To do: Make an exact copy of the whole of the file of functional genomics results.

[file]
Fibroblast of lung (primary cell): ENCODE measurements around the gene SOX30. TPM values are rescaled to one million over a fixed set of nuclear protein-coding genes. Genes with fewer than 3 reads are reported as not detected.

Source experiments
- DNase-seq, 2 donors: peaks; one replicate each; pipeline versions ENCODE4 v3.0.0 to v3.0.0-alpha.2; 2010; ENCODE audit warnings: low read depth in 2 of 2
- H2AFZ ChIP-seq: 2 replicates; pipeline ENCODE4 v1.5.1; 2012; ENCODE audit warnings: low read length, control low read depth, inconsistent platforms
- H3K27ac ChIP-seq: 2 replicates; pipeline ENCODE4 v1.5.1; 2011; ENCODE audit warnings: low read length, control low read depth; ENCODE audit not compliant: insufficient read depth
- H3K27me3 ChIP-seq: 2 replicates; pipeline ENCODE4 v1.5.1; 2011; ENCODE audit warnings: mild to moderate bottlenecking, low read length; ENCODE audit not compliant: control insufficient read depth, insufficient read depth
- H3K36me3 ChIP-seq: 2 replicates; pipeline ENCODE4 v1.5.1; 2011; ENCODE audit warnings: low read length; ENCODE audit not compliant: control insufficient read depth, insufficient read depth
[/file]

Fibroblast of lung (primary cell): ENCODE measurements around the gene SOX30. TPM values are rescaled to one million over a fixed set of nuclear protein-coding genes. Genes with fewer than 3 reads are reported as not detected.

Source experiments
- DNase-seq, 2 donors: peaks; one replicate each; pipeline versions ENCODE4 v3.0.0 to v3.0.0-alpha.2; 2010; ENCODE audit warnings: low read depth in 2 of 2
- H2AFZ ChIP-seq: 2 replicates; pipeline ENCODE4 v1.5.1; 2012; ENCODE audit warnings: low read length, control low read depth, inconsistent platforms
- H3K27ac ChIP-seq: 2 replicates; pipeline ENCODE4 v1.5.1; 2011; ENCODE audit warnings: low read length, control low read depth; ENCODE audit not compliant: insufficient read depth
- H3K27me3 ChIP-seq: 2 replicates; pipeline ENCODE4 v1.5.1; 2011; ENCODE audit warnings: mild to moderate bottlenecking, low read length; ENCODE audit not compliant: control insufficient read depth, insufficient read depth
- H3K36me3 ChIP-seq: 2 replicates; pipeline ENCODE4 v1.5.1; 2011; ENCODE audit warnings: low read length; ENCODE audit not compliant: control insufficient read depth, insufficient read depth